I would ask the members of the Liberal government to put aside their romantic attachment to this as the drug of the summer of love. I ask them to look at real families and young people whose lives are being negatively affected by addiction to what can in many instances be a very damaging drug. I would ask the government to reconsider the bill.

In closing, I would support amendments to the act that decriminalized possession of very minor amounts. I do not seek to penalize in perpetuity young people who make an occasional mistake, but we do need to use the law to stop the enormous and unchecked growth in the organized criminal drug trade in this country. Therefore, I will oppose this bill unless the government agrees to substantially amend it along the lines proposed by my colleagues.

Contraventions ActGovernment Orders

March 8th, 2004 / 4:20 p.m.
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Canadian Alliance

Kevin Sorenson Canadian Alliance Crowfoot, AB

Mr. Speaker, the short answer to the member's question is yes. We do need to look at all kinds of ways to get the message across to Canadians that it is wrong.

He is also right. Here we are on a Monday afternoon in the House of Commons. We have issues that are absolutely devastating, especially to my constituents, and the legislative agenda has us debating Bill C-10. That is fine.

We have BSE right now that is absolutely killing the cattle industry and the agriculture sector as a whole and we are here debating a bill to decriminalize marijuana. I guess the bill has to be debated but there are so many other things that should have the attention of the government but does not.

We have a billion dollar gun registry that is so ineffective that it is not preventing crime and yet over $1 billion will be pushed into the registry regardless of what effect it has. There will be dollars for that.

We have a softwood lumber industry with as many people in the unemployment lines now as there were months ago.

There are so many issues, especially the beef industry issue, that I feel I should be here debating but we are on Bill C-10.

I believe we need all the resources possible to educate the public. We have already seen many grow ops being raided. People with homes worth hundreds of thousands of dollars or maybe even millions of dollars have cut out rooms in their basements for marijuana grow ops. If we were able to confiscate the money from this type of criminal activity the money could be put right back into fighting crime. Let us take the money that is tied up in these grow op houses and put it back into fighting crime and to educating Canadians about the harmful effect.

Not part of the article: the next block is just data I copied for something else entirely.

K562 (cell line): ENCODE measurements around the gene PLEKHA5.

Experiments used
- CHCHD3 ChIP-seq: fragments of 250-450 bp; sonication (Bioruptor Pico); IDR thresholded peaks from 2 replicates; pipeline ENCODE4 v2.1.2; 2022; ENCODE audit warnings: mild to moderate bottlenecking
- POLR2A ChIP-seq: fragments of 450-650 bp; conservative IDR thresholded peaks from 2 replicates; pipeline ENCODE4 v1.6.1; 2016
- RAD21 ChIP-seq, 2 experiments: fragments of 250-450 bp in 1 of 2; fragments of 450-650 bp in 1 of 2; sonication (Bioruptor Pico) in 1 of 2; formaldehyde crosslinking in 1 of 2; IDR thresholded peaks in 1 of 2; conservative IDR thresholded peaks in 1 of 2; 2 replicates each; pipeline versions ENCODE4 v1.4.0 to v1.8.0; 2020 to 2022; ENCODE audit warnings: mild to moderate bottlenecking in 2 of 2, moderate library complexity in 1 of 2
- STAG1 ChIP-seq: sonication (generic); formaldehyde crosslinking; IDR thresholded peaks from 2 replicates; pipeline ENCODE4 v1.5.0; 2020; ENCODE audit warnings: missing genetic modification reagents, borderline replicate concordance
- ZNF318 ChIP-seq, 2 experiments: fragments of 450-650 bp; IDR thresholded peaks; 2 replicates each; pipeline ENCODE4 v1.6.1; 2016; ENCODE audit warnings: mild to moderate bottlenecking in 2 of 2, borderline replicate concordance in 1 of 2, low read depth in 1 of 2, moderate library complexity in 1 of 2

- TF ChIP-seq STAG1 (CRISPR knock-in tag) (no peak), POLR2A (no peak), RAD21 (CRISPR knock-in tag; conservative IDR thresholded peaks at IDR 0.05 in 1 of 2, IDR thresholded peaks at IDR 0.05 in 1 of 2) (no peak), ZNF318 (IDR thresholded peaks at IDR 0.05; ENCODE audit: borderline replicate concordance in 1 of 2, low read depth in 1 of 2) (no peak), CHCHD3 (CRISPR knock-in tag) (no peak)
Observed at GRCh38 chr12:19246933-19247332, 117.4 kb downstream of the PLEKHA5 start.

The government acts as if it is only one joint or two joints that people are smoking. However, where are they getting this drug? They are getting it from organized crime.

The government says that if we decriminalize it and allow people to grow their own then it will no longer be organized crime any more. That shows that this is a government that does not have a clue how to fight this kind of crime and how to recognize the problems that we have in this country.

I appreciate the question from the member for Skeena. Yes, let us fight crime using the criminals' resources. Let us shoot the money back into fighting crime. Let us take the gun registry and absolutely get rid of it.

We have a budget coming up. We have a new Prime Minister. I ask the Prime Minister to show Canadians that he understands what is happening out there and get rid of the gun registry. If he wants to fight crime and he wants gun control, all he has to do is tell people that if they perpetrate any type of crime using a firearm they will be on a registry and they will never own a firearm again. That is the gun registry that I can accept. It is not going to cost anything.

If the Prime Minister wants to have gun control he should tell Canadians that we will stop the illegal smuggling of guns that are coming across the border daily and that we will have a greater commitment to stopping them, because we do not.

Instead, we are debating Bill C-10 on how we should tell Canadians and young people that marijuana is not all that bad. Shame on that government.

Contraventions ActGovernment Orders

March 8th, 2004 / 4:20 p.m.
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Canadian Alliance

Andy Burton Canadian Alliance Skeena, BC

Mr. Speaker, when we look at the one billion dollar-plus gun registry; the softwood lumber committee adjustment fund of some $55 million for British Columbia where very little of it has gone to the people in the communities that need it at this stage of the game, some 450 days later; the ad scams, some $450 million program; shoot-up sites in big cities like Vancouver; and then we get legislation, such as Bill C-10, which will likely exacerbate the problem; it appears to me that the government needs to change its priorities.

How does the member for Crowfoot feel about a suggestion that the firearms registration be cancelled and that the government cut its losses and put future funds that would have gone into that ridiculous program into crime prevention, including developing an adequate roadside test for marijuana use and firm enforcement of existing marijuana laws? Would that not make a whole lot more sense to Canadians?

Contraventions ActGovernment Orders

March 8th, 2004 / 3:55 p.m.
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Canadian Alliance

Kevin Sorenson Canadian Alliance Crowfoot, AB

Mr. Speaker, it is a pleasure to stand in the House today and debate Bill C-10. Only a number of weeks ago, we in the House had the privilege of debating Bill C-10 at report stage. At that time I stood in the House and brought out some of our major concerns about the bill. I brought out some of the concerns we have with a government that is moving toward decriminalization.